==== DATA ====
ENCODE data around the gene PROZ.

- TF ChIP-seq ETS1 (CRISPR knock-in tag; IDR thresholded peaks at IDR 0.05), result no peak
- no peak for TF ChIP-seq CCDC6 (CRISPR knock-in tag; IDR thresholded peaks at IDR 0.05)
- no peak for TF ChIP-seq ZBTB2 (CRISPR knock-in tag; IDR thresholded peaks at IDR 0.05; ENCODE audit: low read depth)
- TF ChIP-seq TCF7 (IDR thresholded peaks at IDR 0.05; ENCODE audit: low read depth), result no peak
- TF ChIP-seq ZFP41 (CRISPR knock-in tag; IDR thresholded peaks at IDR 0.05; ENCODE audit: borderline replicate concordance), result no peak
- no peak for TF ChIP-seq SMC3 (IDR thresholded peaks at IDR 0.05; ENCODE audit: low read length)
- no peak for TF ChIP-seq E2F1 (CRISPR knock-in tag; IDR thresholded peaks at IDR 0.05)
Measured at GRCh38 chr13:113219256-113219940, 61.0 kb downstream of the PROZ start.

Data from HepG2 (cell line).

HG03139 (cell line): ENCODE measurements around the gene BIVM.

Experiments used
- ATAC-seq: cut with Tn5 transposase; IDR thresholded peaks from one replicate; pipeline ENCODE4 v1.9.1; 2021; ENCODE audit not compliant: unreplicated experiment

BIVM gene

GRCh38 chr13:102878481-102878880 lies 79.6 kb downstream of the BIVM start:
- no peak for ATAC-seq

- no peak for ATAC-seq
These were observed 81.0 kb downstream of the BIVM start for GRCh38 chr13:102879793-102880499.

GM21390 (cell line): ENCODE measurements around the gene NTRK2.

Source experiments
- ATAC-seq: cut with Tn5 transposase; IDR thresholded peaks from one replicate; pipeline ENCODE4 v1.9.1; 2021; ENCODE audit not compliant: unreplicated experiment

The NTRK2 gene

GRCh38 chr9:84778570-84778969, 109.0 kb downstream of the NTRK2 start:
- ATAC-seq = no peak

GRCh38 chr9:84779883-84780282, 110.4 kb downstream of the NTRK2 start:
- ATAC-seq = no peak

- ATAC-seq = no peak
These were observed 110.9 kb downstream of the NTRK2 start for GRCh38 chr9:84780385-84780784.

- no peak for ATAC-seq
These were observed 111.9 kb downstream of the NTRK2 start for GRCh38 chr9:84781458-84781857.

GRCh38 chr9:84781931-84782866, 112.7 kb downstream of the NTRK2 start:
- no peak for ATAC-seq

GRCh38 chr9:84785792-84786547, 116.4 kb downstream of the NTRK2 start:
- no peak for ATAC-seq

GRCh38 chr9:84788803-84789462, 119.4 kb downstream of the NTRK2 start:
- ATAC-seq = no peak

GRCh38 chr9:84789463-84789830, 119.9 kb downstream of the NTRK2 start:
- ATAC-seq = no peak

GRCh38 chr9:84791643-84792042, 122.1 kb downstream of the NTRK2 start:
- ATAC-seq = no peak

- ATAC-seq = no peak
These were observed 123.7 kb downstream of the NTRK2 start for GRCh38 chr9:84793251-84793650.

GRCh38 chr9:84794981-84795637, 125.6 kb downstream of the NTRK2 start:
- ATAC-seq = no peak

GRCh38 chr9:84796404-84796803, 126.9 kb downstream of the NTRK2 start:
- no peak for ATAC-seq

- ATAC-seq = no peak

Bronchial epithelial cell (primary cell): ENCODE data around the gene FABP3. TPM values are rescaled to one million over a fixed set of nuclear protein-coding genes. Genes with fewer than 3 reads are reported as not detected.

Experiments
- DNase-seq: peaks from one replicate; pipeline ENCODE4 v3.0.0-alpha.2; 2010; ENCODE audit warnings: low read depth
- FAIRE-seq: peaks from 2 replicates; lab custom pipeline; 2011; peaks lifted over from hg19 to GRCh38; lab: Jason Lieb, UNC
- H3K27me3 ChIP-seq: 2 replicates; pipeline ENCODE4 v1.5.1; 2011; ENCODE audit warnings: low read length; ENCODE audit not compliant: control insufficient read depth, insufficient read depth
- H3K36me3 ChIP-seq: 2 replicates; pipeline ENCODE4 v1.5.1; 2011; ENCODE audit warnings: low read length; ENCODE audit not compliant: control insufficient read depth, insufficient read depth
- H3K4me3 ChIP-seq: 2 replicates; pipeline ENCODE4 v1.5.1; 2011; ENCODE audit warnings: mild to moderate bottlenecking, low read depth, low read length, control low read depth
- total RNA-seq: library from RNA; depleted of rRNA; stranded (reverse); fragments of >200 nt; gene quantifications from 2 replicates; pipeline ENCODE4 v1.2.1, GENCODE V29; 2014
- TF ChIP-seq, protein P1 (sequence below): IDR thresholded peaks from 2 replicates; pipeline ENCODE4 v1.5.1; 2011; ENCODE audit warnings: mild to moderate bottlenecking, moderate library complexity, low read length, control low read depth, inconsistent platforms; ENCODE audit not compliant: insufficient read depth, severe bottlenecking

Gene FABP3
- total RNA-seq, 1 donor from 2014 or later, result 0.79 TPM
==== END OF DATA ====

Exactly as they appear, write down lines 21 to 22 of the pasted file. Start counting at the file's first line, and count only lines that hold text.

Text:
- ATAC-seq: cut with Tn5 transposase; IDR thresholded peaks from one replicate; pipeline ENCODE4 v1.9.1; 2021; ENCODE audit not compliant: unreplicated experiment

The NTRK2 gene